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News ID: 92291
Publish Date : 10 July 2021 - 21:56
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TEHRAN -- As Western forces exit Afghanistan, Iran and other regional countries are watching with utmost attention, wondering what to do about the Taliban swiftly regaining power and territory next door.
The Afghan government said Friday that the Taliban had captured a key border crossing between Iran and Afghanistan.
Iran and the Taliban are at fundamental odds, and Tehran has long bristled at the Taliban’s treatment of minorities.
Tehran fears both Taliban rule and Afghanistan returning to civil war, a destabilizing prospect likely to imperil the country’s ethnic Persian and Shia communities, send more waves of Afghan refugees across the border and empower takfiri militancy in the region.
While Iran has cultivated contacts with some Taliban factions, the group is viewed with suspicion, especially after its dealings with the U.S.
“Iran is going to be harmed immensely by chaos and civil war in Afghanistan,” said Fatemeh Aman, a nonresident senior fellow at the Middle East Institute, citing in particular Tehran’s fear of the Daesh’s Afghanistan affiliate gaining ground.
But overtures to the Taliban “could be a miscalculation”, said Aman.
The Taliban, thought to control around a third of Afghanistan, have so far largely gained ground without full-scale fighting and have instead relied on cutting deals with local leaders.
Still, more than 1,500 Afghan soldiers have fled across the border to neighboring Tajikistan in recent weeks to escape Taliban advances, while some 200,000 Afghans have fled their homes this year.
The Taliban’s fast-paced advances have left the regional countries fearing the possibility that the Taliban could retake Kabul — but even more so the specter of widespread violence emboldening the flow of extremists, narcotics and weapons.
In one incident seared in Iranian memory, Taliban insurgents in 1998 attacked the Iranian Consulate in Mazar-e Sharif in northern Afghanistan and martyred nine Iranians. The two sides nearly went to war.
The outgoing government of Iranian President Hassan Rouhani has been more circumspect regarding the whiplash developments across the border.
“We are seriously considering the issue of Afghanistan and talking to all Afghan groups,” Saeed Khatibzadeh, a spokesman for the Foreign Ministry, said late last month. “A genuine dialogue between Afghans is the only lasting solution,” he said. “We are ready to facilitate talks.”
Some analysts have said that the U.S. withdrawal “is priming Afghanistan for sectarian rule”.
What the ethnically Pashtun group of Taliban fighters are now pursuing is absolute domination of Afghanistan and the practical disregard for the share and rights of the other tribes and clans, which means the domination of a minority - since many Pashtuns are also opposed to the group - over the whole of Afghanistan.

Meanwhile, there is a fundamental gap between the Taliban’s words and deeds. The “new” Taliban insist to make us believe that there is a fundamental difference between the Taliban of the past and their current preferred government. But the way the Taliban have taken control of Afghanistan is to force other tribes and religions to submit to their absolute domination and “totalitarianism” – i.e. once the group takes control of Afghanistan, it will definitely speak through the barrel of guns and cast off its promises.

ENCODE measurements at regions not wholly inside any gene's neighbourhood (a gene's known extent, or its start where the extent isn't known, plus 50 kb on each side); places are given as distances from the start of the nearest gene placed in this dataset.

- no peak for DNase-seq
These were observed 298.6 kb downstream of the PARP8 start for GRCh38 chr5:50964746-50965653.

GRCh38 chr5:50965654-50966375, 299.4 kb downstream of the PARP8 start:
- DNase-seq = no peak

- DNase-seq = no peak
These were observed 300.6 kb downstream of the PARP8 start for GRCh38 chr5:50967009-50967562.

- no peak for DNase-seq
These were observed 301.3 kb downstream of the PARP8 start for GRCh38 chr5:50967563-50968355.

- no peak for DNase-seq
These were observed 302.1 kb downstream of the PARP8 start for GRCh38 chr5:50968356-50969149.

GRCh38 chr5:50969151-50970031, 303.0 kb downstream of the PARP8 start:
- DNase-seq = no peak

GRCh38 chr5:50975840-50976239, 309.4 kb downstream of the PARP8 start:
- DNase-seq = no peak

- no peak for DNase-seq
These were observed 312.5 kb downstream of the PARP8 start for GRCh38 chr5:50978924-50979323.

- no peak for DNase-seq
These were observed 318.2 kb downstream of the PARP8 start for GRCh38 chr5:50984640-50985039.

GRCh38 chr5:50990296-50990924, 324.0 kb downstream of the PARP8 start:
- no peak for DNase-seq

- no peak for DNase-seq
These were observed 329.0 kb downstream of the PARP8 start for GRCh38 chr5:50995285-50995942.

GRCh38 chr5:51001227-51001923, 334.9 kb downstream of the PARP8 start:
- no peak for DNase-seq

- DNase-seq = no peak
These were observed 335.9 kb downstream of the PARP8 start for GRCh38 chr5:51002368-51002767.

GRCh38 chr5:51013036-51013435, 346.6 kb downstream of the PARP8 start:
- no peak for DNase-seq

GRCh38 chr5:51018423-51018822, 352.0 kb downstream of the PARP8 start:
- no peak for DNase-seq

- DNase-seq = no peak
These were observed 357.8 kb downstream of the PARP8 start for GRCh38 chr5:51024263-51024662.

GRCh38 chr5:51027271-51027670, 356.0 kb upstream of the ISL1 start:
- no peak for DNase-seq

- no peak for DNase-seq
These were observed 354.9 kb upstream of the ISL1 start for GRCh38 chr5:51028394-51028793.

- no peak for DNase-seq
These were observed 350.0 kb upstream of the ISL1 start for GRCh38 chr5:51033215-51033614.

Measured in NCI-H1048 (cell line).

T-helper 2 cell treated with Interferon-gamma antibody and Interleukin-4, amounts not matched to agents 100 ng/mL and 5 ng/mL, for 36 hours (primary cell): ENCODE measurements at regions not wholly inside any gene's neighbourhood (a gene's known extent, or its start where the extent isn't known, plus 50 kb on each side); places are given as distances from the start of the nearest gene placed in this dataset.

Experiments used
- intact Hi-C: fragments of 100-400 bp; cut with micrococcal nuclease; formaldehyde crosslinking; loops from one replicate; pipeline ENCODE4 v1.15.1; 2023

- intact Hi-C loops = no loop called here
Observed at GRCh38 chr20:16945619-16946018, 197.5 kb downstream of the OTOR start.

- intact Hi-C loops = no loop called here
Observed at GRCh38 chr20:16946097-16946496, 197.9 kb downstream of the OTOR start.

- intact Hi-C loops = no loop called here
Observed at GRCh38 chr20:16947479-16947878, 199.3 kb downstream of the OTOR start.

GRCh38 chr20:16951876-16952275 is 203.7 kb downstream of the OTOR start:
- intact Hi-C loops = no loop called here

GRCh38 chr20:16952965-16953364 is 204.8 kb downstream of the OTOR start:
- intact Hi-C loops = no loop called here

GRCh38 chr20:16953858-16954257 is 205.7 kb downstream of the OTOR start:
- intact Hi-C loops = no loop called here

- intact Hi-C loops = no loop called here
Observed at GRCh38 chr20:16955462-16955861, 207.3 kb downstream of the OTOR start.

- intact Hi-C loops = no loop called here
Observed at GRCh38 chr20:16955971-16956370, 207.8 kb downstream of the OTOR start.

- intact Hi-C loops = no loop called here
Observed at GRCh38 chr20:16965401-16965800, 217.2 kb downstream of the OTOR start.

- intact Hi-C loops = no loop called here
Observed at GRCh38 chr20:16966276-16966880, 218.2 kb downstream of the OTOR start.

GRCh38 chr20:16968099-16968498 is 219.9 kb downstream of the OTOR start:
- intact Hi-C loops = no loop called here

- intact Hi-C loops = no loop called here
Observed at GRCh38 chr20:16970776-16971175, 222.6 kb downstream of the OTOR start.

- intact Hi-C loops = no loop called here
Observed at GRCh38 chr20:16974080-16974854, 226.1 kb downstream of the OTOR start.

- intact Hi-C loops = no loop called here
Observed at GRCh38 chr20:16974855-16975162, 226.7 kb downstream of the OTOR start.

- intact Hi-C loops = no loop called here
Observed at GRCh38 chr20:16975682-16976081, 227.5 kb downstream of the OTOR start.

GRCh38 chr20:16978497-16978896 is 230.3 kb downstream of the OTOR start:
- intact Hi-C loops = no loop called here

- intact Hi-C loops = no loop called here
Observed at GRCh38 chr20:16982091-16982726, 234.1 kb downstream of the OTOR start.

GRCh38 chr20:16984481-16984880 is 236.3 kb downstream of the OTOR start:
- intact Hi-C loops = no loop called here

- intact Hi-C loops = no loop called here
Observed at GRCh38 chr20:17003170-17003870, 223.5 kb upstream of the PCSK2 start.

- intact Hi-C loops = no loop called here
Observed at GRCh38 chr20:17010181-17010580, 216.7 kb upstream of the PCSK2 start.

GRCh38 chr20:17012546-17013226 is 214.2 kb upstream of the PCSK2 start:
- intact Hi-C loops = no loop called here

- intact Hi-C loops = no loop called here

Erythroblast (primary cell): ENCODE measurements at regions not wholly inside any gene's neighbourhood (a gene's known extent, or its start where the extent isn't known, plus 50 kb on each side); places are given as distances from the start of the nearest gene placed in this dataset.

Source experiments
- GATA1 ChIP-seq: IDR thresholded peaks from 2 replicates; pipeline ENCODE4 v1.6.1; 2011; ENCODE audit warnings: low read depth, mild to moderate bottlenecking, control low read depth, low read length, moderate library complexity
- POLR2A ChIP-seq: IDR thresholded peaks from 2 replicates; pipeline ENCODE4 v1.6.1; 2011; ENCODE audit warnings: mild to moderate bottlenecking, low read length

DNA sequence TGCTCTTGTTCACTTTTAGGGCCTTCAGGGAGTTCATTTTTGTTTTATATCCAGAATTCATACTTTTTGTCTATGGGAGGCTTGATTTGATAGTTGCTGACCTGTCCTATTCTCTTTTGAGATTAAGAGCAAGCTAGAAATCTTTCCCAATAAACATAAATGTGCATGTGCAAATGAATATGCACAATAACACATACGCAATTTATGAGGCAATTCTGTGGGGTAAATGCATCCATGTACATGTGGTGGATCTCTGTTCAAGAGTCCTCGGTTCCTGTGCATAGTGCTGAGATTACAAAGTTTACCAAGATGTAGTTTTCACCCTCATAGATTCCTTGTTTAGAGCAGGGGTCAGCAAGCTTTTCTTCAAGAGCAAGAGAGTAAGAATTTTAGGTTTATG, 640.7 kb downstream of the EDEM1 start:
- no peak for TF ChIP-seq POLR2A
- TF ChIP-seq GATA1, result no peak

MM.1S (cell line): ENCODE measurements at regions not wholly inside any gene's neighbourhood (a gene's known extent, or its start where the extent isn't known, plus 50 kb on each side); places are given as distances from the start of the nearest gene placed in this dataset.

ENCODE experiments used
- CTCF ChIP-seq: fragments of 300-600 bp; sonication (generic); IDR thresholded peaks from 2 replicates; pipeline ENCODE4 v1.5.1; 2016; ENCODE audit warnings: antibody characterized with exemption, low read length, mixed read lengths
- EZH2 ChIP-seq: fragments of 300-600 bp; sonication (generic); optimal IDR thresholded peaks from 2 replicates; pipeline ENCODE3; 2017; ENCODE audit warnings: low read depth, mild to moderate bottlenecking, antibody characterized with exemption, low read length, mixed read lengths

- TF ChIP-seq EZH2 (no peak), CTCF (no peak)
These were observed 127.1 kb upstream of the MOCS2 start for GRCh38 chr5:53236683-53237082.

The Taliban are adamantly insisting on the formation of an “Islamic Emirate” and not backing down from it, while about 70% of the people and the vast majority of tribes are against the idea. The Taliban reject the “constitution” approved by the majority of the Afghan people and do not even brook amending it. Just because the Taliban cannot represent more than 30 percent of the population, they do not agree to hold parliamentary or presidential elections. They prefer a “Loya Jirga” whose members are appointed on the basis of the Pashtun majority. This means the people will not have a real say in the government for the years to come.
The Taliban are fighting the Tajiks, Hazaras, Uzbeks and other ethnic groups in the northern regions, and every day a number of people are killed from both sides. This is tantamount to the resumption of an ethnic war in Afghanistan.
The Taliban want us to believe that they have conquered the northern cities peacefully and that they do not want war, but the hundreds killed and thousands displaced in the northern regions reveal the falsity of this claim. The Taliban insist that they respect Shia Muslims and the borders of the Islamic Republic of Iran, but their use of force in seizing Afghanistan has put a question mark on the future of the persecuted group and security of Iran’s border.
Of course, the Shias are able to defend themselves, and the Islamic Republic of Iran will not allow the slightest encroachment on its borders, but that would incur costs which cannot be overlooked.

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